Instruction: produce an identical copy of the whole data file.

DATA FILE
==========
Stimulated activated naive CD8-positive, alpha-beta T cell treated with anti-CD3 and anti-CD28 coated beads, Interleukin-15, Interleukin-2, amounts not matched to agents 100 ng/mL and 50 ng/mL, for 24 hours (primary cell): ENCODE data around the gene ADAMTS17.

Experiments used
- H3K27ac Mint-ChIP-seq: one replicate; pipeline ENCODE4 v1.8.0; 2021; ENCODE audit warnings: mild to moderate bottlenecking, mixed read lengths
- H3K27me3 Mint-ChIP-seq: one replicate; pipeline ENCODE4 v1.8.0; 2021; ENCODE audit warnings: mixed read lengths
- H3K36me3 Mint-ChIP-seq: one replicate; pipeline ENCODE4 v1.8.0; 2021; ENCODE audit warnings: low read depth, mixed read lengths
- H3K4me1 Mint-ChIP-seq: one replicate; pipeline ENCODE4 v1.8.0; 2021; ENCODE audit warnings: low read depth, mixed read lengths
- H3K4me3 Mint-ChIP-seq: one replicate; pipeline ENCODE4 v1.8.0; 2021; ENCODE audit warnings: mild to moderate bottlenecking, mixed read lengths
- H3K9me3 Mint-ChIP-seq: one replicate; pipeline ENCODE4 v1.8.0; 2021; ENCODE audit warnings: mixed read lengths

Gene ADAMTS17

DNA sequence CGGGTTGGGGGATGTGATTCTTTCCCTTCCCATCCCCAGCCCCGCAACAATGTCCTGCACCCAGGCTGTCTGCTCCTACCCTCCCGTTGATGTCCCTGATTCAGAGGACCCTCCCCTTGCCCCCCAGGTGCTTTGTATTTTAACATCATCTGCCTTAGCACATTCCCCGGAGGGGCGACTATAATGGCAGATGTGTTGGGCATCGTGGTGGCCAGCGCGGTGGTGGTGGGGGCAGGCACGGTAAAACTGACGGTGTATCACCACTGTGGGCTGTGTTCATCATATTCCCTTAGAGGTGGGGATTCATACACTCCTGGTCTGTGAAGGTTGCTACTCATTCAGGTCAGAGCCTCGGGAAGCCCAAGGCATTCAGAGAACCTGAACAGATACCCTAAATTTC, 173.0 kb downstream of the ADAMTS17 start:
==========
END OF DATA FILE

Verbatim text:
Stimulated activated naive CD8-positive, alpha-beta T cell treated with anti-CD3 and anti-CD28 coated beads, Interleukin-15, Interleukin-2, amounts not matched to agents 100 ng/mL and 50 ng/mL, for 24 hours (primary cell): ENCODE data around the gene ADAMTS17.

Experiments used
- H3K27ac Mint-ChIP-seq: one replicate; pipeline ENCODE4 v1.8.0; 2021; ENCODE audit warnings: mild to moderate bottlenecking, mixed read lengths
- H3K27me3 Mint-ChIP-seq: one replicate; pipeline ENCODE4 v1.8.0; 2021; ENCODE audit warnings: mixed read lengths
- H3K36me3 Mint-ChIP-seq: one replicate; pipeline ENCODE4 v1.8.0; 2021; ENCODE audit warnings: low read depth, mixed read lengths
- H3K4me1 Mint-ChIP-seq: one replicate; pipeline ENCODE4 v1.8.0; 2021; ENCODE audit warnings: low read depth, mixed read lengths
- H3K4me3 Mint-ChIP-seq: one replicate; pipeline ENCODE4 v1.8.0; 2021; ENCODE audit warnings: mild to moderate bottlenecking, mixed read lengths
- H3K9me3 Mint-ChIP-seq: one replicate; pipeline ENCODE4 v1.8.0; 2021; ENCODE audit warnings: mixed read lengths

Gene ADAMTS17

DNA sequence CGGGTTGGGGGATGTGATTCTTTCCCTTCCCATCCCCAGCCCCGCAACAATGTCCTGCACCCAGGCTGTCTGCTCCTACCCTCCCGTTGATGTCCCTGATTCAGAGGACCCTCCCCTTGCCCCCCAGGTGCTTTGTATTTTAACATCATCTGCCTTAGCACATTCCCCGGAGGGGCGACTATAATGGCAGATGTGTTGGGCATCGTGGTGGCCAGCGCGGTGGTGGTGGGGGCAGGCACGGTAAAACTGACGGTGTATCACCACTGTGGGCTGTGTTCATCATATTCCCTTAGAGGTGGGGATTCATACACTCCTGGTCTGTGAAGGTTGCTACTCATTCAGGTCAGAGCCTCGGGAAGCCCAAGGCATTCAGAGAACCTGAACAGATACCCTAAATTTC, 173.0 kb downstream of the ADAMTS17 start: